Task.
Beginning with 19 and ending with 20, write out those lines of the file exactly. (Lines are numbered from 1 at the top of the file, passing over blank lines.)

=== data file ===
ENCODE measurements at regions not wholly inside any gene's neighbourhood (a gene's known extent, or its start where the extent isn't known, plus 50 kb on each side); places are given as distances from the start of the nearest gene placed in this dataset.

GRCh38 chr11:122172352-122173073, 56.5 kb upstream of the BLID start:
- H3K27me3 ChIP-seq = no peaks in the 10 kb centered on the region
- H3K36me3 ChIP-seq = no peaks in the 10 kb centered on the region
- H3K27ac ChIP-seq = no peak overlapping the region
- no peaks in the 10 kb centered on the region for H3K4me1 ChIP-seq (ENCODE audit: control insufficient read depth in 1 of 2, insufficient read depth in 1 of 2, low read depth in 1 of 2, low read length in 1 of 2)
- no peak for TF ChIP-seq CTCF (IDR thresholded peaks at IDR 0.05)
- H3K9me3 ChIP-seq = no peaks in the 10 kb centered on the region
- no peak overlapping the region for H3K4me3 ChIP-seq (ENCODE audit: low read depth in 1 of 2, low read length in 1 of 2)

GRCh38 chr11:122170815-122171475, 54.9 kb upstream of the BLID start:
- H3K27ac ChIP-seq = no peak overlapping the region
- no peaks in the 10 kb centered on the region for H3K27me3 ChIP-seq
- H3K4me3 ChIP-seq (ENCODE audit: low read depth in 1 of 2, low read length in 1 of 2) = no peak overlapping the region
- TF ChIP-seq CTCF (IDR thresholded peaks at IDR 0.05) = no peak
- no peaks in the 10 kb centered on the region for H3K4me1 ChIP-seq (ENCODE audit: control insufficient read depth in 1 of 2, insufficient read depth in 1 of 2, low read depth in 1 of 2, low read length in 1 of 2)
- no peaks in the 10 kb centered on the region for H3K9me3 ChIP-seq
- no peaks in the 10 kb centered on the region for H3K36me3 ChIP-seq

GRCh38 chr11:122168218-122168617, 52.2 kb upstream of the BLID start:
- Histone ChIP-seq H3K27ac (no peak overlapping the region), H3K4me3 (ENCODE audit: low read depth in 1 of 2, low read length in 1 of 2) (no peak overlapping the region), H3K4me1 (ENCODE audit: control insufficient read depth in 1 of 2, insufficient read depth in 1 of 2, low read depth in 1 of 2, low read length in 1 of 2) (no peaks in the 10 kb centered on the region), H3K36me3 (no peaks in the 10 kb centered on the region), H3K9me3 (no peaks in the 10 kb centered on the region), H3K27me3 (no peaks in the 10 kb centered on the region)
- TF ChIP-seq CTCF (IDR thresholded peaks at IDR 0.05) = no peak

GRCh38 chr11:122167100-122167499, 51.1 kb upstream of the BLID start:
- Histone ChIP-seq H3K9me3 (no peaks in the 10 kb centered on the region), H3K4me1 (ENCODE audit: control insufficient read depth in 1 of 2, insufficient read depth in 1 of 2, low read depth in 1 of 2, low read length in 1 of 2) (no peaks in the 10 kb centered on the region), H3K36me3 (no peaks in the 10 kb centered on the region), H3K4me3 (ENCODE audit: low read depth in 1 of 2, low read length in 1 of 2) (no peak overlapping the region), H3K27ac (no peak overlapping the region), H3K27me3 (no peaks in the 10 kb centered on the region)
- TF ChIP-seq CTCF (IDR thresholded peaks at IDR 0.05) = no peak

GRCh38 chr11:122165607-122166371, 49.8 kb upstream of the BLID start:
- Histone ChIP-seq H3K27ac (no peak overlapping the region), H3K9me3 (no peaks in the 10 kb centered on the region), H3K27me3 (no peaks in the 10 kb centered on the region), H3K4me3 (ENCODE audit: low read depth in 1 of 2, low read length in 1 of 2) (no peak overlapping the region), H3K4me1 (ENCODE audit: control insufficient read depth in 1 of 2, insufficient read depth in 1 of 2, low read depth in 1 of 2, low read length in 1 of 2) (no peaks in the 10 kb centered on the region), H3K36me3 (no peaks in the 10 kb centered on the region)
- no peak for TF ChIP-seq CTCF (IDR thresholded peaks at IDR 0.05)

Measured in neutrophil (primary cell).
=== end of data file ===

- Histone ChIP-seq H3K27ac (no peak overlapping the region), H3K4me3 (ENCODE audit: low read depth in 1 of 2, low read length in 1 of 2) (no peak overlapping the region), H3K4me1 (ENCODE audit: control insufficient read depth in 1 of 2, insufficient read depth in 1 of 2, low read depth in 1 of 2, low read length in 1 of 2) (no peaks in the 10 kb centered on the region), H3K36me3 (no peaks in the 10 kb centered on the region), H3K9me3 (no peaks in the 10 kb centered on the region), H3K27me3 (no peaks in the 10 kb centered on the region)
- TF ChIP-seq CTCF (IDR thresholded peaks at IDR 0.05) = no peak